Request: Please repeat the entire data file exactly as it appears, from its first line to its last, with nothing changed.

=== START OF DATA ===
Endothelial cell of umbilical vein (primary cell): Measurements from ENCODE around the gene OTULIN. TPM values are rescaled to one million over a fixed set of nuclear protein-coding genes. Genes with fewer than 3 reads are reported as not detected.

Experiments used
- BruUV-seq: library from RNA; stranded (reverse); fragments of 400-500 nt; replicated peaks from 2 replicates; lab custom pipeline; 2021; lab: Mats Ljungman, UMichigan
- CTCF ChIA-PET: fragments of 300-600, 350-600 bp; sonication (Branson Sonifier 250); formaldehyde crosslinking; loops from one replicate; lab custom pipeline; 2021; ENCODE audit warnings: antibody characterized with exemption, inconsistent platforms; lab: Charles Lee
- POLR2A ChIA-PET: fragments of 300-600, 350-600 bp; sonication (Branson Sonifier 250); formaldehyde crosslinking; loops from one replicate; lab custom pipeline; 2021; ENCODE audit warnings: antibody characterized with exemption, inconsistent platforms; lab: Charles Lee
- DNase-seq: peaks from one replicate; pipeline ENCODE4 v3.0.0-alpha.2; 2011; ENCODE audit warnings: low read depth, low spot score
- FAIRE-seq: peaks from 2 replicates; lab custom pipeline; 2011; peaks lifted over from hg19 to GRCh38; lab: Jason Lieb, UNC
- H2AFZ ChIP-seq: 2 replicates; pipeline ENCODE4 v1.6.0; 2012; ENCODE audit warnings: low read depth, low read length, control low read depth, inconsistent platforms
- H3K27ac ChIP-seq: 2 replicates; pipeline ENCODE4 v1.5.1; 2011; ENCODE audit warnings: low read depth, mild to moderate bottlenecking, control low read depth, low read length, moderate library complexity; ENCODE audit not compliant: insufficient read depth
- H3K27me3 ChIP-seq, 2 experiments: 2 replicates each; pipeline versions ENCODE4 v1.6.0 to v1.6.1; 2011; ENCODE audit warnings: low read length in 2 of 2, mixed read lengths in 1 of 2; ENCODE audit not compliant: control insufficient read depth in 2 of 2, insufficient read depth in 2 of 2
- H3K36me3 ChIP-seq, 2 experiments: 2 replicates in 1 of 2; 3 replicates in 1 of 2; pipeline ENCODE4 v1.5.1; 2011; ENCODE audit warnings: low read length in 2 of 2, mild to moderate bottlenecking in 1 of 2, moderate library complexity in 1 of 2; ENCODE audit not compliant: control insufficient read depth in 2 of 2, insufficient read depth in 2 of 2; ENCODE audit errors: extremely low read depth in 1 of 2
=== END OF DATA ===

Endothelial cell of umbilical vein (primary cell): Measurements from ENCODE around the gene OTULIN. TPM values are rescaled to one million over a fixed set of nuclear protein-coding genes. Genes with fewer than 3 reads are reported as not detected.

Experiments used
- BruUV-seq: library from RNA; stranded (reverse); fragments of 400-500 nt; replicated peaks from 2 replicates; lab custom pipeline; 2021; lab: Mats Ljungman, UMichigan
- CTCF ChIA-PET: fragments of 300-600, 350-600 bp; sonication (Branson Sonifier 250); formaldehyde crosslinking; loops from one replicate; lab custom pipeline; 2021; ENCODE audit warnings: antibody characterized with exemption, inconsistent platforms; lab: Charles Lee
- POLR2A ChIA-PET: fragments of 300-600, 350-600 bp; sonication (Branson Sonifier 250); formaldehyde crosslinking; loops from one replicate; lab custom pipeline; 2021; ENCODE audit warnings: antibody characterized with exemption, inconsistent platforms; lab: Charles Lee
- DNase-seq: peaks from one replicate; pipeline ENCODE4 v3.0.0-alpha.2; 2011; ENCODE audit warnings: low read depth, low spot score
- FAIRE-seq: peaks from 2 replicates; lab custom pipeline; 2011; peaks lifted over from hg19 to GRCh38; lab: Jason Lieb, UNC
- H2AFZ ChIP-seq: 2 replicates; pipeline ENCODE4 v1.6.0; 2012; ENCODE audit warnings: low read depth, low read length, control low read depth, inconsistent platforms
- H3K27ac ChIP-seq: 2 replicates; pipeline ENCODE4 v1.5.1; 2011; ENCODE audit warnings: low read depth, mild to moderate bottlenecking, control low read depth, low read length, moderate library complexity; ENCODE audit not compliant: insufficient read depth
- H3K27me3 ChIP-seq, 2 experiments: 2 replicates each; pipeline versions ENCODE4 v1.6.0 to v1.6.1; 2011; ENCODE audit warnings: low read length in 2 of 2, mixed read lengths in 1 of 2; ENCODE audit not compliant: control insufficient read depth in 2 of 2, insufficient read depth in 2 of 2
- H3K36me3 ChIP-seq, 2 experiments: 2 replicates in 1 of 2; 3 replicates in 1 of 2; pipeline ENCODE4 v1.5.1; 2011; ENCODE audit warnings: low read length in 2 of 2, mild to moderate bottlenecking in 1 of 2, moderate library complexity in 1 of 2; ENCODE audit not compliant: control insufficient read depth in 2 of 2, insufficient read depth in 2 of 2; ENCODE audit errors: extremely low read depth in 1 of 2